Events are an important tool to help enhance relationships with current clients, position yourself in front of qualified prospects and build important relationships with other professionals in the community who can help promote your business agenda.
Most advisors focus on business development or prospecting events as their primary strategy with seminars as the medium. However, this poses a challenge because getting people you don't know to attend a traditional seminar is not easy. The days of luring prospects in with a free informational session and a good meal are over.
Advisor Larry Teichman, CFP, an LPL branch manager at Teichman Financial Services in Chesterland, Ohio, builds strong relationships with clients and his community, but he is also breaking the mold on event marketing. Teichman, who I spoke with at a conference last year, says he creates a year-long calendar of meaningful gatherings for clients and prospects.
Many of Teichman’s clients are electrical utility workers, which tend to be a very family-oriented, close-knit group. Embracing his clients’ culture, he has created a number of events that cater to this important sector of his business.
Based on the new ways Teichman is successfully engaging clients and prospects alike, here are some fresh ideas to help improve your firm's events.
1. Client Speak Event: Focused on helping clients determine the lifestyle they want in their retirement years and how they can achieve it, Teichman’s firm invites clients to their in-office classroom to share with one another how they are shaping their retirement years.
In this group setting, clients can discuss with other retirees how they’re enjoying vacations, hobbies and spending time with family, friends and other clients. A paid facilitator attends the events and helps with the inevitable conversations that arise regarding “now what” topics like working part-time, staying busy and keeping active. Attendees benefit from talking with the facilitator, their peers, family and Teichman’s team in a casual setting.
2. Retirement Coaching: A psychologist is brought in for these twice-yearly events to talk about the psychology of retiring to pre-retiree and retiree clients and their guests. The session addresses the psychological aspects of retiring while enjoying food prepared by a professional chef in the office’s modern kitchen.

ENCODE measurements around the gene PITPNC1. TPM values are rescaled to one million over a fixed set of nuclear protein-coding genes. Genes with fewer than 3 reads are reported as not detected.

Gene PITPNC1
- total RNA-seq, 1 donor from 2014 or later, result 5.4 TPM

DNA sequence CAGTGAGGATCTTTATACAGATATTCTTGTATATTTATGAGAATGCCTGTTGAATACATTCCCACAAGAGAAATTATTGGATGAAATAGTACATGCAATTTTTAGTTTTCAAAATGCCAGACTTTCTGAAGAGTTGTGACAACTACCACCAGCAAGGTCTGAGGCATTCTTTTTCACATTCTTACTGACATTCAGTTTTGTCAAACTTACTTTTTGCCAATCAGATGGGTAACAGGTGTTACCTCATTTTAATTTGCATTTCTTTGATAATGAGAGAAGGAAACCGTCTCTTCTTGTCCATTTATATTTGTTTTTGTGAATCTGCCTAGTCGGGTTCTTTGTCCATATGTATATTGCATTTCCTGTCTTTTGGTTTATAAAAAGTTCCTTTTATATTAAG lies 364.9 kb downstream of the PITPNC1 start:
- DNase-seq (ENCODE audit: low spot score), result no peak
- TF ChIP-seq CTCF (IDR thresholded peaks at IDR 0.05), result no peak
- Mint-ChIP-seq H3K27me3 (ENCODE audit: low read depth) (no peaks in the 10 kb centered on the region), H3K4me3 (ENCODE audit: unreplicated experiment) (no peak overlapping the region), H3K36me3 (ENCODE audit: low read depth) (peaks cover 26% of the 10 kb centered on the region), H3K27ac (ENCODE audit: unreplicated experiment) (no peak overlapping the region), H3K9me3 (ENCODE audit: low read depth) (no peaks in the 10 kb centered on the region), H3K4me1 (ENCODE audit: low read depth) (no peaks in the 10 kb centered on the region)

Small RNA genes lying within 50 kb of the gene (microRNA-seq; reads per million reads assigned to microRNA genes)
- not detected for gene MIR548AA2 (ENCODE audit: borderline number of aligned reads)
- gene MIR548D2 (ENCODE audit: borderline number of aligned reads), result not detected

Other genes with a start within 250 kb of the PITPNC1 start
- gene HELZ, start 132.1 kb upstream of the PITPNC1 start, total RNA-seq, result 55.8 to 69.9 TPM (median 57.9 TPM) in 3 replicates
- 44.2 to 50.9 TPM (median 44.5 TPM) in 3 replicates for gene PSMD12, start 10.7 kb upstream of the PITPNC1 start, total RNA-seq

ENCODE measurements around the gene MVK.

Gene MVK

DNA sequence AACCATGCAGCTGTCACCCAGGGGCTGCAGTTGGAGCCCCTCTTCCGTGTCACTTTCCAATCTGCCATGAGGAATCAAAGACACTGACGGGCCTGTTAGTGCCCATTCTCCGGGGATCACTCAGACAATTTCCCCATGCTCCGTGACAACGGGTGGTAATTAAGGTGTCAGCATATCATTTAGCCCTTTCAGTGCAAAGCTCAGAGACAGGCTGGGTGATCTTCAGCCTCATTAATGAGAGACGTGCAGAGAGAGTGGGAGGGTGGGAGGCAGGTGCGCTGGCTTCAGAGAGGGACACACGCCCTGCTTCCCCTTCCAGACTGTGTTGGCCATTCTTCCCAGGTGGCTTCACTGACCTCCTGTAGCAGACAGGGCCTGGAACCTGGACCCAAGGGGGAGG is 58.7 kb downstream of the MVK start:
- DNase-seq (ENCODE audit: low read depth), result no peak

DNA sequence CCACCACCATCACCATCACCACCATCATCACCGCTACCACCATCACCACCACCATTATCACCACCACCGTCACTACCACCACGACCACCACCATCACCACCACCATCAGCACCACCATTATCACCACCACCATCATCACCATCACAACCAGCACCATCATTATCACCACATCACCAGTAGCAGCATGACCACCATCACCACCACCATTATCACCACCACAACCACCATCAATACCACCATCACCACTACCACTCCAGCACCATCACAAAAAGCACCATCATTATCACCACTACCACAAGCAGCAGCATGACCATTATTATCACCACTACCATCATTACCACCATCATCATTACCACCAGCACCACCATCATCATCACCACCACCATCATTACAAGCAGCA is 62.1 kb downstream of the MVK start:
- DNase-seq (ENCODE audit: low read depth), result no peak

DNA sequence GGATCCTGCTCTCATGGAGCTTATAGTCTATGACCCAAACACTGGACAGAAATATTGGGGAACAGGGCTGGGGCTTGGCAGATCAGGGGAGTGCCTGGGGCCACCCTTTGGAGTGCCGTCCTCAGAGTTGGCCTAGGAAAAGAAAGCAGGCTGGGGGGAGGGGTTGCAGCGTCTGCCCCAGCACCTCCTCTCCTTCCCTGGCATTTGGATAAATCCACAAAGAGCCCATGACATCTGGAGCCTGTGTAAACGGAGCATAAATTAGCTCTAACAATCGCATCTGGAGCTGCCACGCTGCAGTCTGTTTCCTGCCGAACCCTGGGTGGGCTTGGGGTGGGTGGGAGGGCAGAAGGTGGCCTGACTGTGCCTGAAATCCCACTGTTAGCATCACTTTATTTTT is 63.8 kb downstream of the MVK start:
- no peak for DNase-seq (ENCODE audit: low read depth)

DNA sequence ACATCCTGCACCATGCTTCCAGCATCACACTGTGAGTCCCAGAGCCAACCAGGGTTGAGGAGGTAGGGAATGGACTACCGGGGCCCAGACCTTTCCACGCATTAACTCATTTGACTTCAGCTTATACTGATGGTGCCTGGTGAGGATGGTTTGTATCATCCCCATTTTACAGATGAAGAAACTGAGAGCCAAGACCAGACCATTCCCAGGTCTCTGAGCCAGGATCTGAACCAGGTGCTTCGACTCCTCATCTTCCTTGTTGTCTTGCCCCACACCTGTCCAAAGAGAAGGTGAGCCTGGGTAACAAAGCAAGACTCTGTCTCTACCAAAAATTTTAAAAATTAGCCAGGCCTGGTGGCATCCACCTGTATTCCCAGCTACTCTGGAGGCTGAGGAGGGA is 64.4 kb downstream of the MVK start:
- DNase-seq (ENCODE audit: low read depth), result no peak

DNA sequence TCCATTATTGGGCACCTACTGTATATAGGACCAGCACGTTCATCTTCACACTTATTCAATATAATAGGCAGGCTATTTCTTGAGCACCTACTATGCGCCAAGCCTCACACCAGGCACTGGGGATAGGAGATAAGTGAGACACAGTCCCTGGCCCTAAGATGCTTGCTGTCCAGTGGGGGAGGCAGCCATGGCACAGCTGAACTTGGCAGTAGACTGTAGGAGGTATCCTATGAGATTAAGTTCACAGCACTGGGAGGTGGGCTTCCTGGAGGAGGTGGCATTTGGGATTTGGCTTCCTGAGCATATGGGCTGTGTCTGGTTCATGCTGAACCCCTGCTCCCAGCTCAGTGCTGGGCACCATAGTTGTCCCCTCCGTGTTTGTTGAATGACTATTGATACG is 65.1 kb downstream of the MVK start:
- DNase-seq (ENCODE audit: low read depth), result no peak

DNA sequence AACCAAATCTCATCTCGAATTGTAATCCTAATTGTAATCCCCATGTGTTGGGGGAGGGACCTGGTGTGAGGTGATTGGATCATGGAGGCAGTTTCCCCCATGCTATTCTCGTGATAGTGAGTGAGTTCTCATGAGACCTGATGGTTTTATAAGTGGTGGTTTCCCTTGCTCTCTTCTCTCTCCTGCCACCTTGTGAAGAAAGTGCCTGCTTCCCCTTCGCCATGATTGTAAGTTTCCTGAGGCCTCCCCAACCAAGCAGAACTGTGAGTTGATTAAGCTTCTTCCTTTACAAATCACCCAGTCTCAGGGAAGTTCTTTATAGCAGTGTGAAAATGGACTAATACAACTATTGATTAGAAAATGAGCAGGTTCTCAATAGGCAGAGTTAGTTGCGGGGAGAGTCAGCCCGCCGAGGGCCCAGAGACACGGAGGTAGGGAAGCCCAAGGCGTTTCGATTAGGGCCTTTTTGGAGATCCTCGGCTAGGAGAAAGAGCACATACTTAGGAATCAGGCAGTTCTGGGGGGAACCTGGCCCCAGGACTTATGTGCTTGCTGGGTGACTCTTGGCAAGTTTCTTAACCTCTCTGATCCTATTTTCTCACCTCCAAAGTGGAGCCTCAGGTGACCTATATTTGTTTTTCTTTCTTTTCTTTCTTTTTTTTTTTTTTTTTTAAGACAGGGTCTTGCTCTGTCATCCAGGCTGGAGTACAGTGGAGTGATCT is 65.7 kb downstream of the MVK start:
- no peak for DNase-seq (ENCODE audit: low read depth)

3. Breakfast With the Boys: On the last Thursday of the month, Larry treats more than 20 retired electric utility workers to breakfast at a local coffee shop (in a private room cordoned off in the back of the restaurant). Many of the attendees know each other through work and are encouraged to bring friends who are still working in the utility business. Referrals are not requested, but implied.
4. Personal Celebrations: When a client is ready for retirement, Teichman Financial Services celebrates that individual. If the person wants a party, they are treated to an event at a local winery for 50 of their friends. If the individual is not interested in a party, they are recognized with a cake in the office.
5. Pig Roast: This utility worker (union-only) family appreciation event serves as a prospecting tool, garnering an average of 200-300 attendees annually. The event is held on the firm's back lawn, behind the office building, which has a very homey feel overall.
6. Clam Bake: Teichman's firm has hosted this annual client appreciation event for over a decade and now boasts over 400 attendees. It’s held on the back lawn with white-canopied tents in case of rain.
7. Opportunity Fair: Non-profits are invited to this annual spring event where they can provide information to the community about their organizations and how the community can get involved. Attendees are treated to hot dogs, chips and drinks while they can take advantage of free mini-seminars on Medicare and filing for Medicare at the event.
8. Shredding Party: The firm provides a shredding truck at their office and free food to anybody in the community that brings items in for shredding for this one-day event.
Events are a great way to build business and interact with qualified prospective clients, but you must be creative. If you create something unique and compelling, people will not only take notice and participate themselves, they’ll tell others about you and your distinctive approach.